“… and Internet for all.”: Is the tool without the literacy a good thing?

I saw an article (Internet Access For All: We’re One Step Closer) this morning regarding the current state of Internet access in American homes, and I had to pause. Is Internet access for all really a good thing? I know, I know… how could I even ask that question?

Let me explain.

I see a great deal of good in Internet access, but I also see a great deal of bad… and some aspects that are very questionable. While we might be one step closer to “Internet access for all”, does that come with a price that we aren’t calculating? What I mean is… Internet responsibility. So, what I’m seeing is a plan/hope to give out the tool, without an education on how to properly use it (and I don’t mean simply how to navigate, but to be responsible “Netizens”).

I mean, look at the human interface with the Internet, now (most especially the social media). While, on one hand, it seems great that so many people have found their “voices”, or platforms for their voices (whether real or imagined by various people), I often wonder about the negative kick-back that has… the false sense of relevance that it can build, the lack of fact-checking as shown in the spreading of lies in silly memes simply because a person agrees with what they say, the ability to become less than human behind a computer screen, etc., etc. If there is really a hope to have the Internet available to every American household, when will there be expectations for an education as to how to act, and how not to act? Additionally, I think folks growing up with the Internet should be taught the writer/reader side of digital literacy, and the differences it has with what we understand as traditional literacy. In short, I’d say there’s a lot of work to be done.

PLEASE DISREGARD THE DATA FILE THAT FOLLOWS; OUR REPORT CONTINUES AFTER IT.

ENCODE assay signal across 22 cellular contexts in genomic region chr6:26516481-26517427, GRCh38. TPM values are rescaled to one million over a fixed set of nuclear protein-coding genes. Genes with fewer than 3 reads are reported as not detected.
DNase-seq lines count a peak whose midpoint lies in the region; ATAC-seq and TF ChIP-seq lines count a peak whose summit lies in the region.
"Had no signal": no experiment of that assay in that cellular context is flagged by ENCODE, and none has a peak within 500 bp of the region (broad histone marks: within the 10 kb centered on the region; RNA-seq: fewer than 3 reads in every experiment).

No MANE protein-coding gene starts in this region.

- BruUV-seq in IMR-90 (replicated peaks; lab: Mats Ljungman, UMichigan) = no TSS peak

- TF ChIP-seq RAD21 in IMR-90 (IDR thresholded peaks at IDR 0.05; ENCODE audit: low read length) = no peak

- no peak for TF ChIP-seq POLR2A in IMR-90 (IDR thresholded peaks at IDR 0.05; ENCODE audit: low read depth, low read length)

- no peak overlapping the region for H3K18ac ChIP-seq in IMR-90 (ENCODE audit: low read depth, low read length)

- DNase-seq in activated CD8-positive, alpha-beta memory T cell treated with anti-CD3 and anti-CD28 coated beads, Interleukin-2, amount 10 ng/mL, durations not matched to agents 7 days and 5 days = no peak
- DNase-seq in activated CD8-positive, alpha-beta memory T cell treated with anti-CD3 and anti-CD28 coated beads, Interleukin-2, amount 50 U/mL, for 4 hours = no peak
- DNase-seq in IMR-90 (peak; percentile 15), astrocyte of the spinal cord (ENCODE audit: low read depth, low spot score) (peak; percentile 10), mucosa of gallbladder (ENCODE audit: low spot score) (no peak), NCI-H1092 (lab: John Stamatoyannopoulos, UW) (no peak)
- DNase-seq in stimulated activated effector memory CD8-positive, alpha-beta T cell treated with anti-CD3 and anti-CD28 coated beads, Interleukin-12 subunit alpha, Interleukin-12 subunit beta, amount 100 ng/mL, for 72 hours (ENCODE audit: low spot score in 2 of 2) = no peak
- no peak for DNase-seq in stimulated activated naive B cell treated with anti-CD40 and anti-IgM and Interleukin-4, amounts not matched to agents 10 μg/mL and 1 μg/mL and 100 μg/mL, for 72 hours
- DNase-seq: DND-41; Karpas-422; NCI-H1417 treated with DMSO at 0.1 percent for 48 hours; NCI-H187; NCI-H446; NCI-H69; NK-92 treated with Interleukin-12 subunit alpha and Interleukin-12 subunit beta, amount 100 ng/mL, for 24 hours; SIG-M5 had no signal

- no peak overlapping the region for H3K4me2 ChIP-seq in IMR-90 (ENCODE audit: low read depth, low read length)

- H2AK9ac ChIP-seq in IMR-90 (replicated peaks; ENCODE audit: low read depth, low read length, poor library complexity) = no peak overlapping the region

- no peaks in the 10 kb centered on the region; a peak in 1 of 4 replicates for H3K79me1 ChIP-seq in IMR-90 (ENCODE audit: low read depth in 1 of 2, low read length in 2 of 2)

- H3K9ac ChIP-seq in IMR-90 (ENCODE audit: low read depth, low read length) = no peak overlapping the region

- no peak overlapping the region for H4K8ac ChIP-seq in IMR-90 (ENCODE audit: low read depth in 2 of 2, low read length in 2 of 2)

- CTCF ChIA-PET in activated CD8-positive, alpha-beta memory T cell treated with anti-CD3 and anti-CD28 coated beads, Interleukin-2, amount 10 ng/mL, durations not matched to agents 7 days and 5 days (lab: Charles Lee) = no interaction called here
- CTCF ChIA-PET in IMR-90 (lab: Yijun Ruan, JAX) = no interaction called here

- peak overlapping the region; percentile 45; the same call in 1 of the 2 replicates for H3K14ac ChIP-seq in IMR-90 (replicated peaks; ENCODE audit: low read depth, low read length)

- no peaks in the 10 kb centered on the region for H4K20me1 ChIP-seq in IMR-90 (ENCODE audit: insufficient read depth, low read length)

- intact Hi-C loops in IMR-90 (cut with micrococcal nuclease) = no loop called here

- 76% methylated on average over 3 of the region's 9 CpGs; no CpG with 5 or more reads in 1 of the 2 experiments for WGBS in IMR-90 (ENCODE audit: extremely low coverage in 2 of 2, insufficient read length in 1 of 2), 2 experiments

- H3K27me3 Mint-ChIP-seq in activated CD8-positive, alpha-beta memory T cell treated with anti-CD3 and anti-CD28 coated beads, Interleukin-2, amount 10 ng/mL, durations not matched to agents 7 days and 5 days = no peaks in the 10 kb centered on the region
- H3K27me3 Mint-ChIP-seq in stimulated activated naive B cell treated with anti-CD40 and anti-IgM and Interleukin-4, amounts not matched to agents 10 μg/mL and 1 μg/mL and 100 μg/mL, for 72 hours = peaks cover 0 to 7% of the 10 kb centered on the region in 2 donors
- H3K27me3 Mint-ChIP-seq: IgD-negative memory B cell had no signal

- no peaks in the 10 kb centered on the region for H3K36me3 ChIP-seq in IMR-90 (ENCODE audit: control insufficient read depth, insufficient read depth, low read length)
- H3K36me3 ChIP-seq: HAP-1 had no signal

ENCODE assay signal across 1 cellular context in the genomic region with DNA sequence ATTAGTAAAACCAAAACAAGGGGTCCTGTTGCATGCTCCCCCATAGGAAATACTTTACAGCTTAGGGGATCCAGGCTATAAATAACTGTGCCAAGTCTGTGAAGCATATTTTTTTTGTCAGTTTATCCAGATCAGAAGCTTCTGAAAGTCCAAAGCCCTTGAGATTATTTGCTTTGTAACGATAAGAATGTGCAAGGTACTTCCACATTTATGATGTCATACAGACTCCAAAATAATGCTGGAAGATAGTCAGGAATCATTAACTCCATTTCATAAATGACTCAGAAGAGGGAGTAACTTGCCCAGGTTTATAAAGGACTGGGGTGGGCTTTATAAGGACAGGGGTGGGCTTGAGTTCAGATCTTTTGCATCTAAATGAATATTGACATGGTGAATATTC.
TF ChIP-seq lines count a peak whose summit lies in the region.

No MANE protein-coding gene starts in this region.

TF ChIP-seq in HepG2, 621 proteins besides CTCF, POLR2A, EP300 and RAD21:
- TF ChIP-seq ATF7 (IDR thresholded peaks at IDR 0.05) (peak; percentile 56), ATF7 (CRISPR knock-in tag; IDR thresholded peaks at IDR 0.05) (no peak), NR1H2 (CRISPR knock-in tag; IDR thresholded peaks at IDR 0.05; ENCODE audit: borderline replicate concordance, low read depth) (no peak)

At the very least, I would say that there should be (for starters) some classes in elementary, middle and high schools, and yet… knowing the education system as it is, there will be the question… “Great, but what classes do we have to ditch in order to make room for these new classes?” I get that, but… this Internet access for all thing comes with potentially serious costs [and I wonder how much what is said in this article=> (Suicide rate in U.S. on the rise, with spike for girls age 10-14) might pertain to social media abuses.]

As we hurl faster and faster into the digital abyss, I just think we need to make more time to pause and explore negative and positive impacts, and how to do the Internet better before we start dishing it out like candy on Halloween. Doing anything less, I argue, comes with severe consequences.



2 thoughts on ““… and Internet for all.”: Is the tool without the literacy a good thing?

  1. Excellent points raised, Robert. These remind me of the ads that come out around election time urging people to vote, rather than urging them to educate themselves about what they’re voting on.

    If you’re just going to go into a polling place and pull a straight ticket without understanding who you’re voting for and what issues you’re voting for, what’s the point? It’s probably impossible to get fully up to speed on every single candidate from the national platform down to city and county races, but too many individuals make no effort on any level.


    • Thanks, CBC.

      Strikes me that this “race” to be the “global masters of the Internet” sets us up to fail more than we can hope to accomplish (if, as I stated earlier, we don’t go about this more responsibly). For that matter, with the government spearheading the initiative, it’s particularly disturbing knowing its failures against those huge hacks only within the last few years.

      Liked by 1 person

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